By preserving this cultural heritage, the LGBTQ Video Game Archive allows for new analyses of queer gaming culture and representation that highlight ongoing issues and emerging possibilities in games. For example, Utsch et al. used the archive to create data visualizations of queer representation throughout video game history, and revealed several trends such as a predominance of gay men in LGBTQ representation and an exponential growth in overall number of representations (Utsch et al., 2017: 7). To date, however, an intersectional analysis of the archive that addresses sexuality alongside identity categories of race, class, or disability has not been attempted, and this paper presentation will address these intersections using new interactive data visualizations. Completing these visualizations required revisiting each representation in the archive and recording additional data about the character’s identity. The visualizations are interactive in order to make them more fluid and dynamic: in other words, to make them better representations of identity than the static categorizations that intersectionality has sometimes been accused of (Puar, 2005: 125). This intersectional analysis of the archive is only the beginning of the archive’s potential, and it has a number of limitations. For example, it only includes games currently in the archive, and only what is observable and documented about each representation. Future work will add more games to the analysis, and provide more granular analysis of particular genres, developers, and intersectional identities in games. Together, preservation and critical analysis are essential tools for developing archival practices that support social justice in digital humanities, and both are much needed forms of public, academic, community-oriented activism.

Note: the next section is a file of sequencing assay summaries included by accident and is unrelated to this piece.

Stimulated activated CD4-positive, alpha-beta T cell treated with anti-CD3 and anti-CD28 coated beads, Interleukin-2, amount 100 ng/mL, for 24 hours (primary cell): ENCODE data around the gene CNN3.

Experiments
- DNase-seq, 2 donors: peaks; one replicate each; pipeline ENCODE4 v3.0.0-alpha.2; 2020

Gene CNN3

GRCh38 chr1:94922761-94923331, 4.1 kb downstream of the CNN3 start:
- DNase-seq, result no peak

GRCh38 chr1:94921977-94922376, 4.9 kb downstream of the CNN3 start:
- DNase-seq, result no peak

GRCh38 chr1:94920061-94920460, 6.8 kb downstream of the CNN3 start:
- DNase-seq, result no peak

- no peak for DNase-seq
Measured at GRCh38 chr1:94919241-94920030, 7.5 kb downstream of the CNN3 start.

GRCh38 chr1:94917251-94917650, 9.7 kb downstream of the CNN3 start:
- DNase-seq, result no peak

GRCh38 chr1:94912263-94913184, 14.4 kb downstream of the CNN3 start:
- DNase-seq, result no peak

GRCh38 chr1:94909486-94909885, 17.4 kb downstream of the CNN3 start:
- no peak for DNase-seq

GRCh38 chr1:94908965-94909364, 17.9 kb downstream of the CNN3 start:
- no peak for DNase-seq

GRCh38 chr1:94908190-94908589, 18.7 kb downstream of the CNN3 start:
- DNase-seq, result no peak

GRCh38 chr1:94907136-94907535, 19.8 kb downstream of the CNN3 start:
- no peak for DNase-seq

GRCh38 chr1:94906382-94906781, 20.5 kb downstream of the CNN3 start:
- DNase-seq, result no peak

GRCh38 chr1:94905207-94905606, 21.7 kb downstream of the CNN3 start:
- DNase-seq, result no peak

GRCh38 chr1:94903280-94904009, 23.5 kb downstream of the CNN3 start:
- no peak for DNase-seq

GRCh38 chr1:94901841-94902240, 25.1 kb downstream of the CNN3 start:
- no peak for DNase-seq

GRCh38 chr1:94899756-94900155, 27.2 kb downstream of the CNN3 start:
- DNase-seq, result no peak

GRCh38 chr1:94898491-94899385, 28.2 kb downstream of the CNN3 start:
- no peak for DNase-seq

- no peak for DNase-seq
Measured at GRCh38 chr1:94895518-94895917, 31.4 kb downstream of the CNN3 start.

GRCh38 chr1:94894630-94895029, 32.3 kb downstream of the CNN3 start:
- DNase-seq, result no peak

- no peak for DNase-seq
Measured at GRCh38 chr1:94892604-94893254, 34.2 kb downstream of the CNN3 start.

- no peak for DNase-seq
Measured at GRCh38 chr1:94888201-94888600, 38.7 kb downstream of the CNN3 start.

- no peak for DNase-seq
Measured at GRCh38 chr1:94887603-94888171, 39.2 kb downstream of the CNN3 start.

In sharing the LGBTQ Video Game Archive’s ongoing efforts to preserve and visualize queer representation in games, this paper presentation calls for increased attention in digital humanities to the needs of marginalized groups such as queer gaming communities. Concepts and design practices such as imagining a QueerOS can help guide the field’s attempts at better inclusion, but we as digital humanities scholars can and must do more (Barnett et al., 2016). As we build and make with our digital tools, we must constantly confront the question of who we are building and making for. I argue that digital humanities should be the digital theories and practices of social justice, and it should do the crucial work of engaging with communities and supporting their efforts to make and shape themselves. Representation in queer games and queer gaming communities provides some practical methods for doing so, and contributes to ongoing discourse of what digital humanities can be.


Appendix A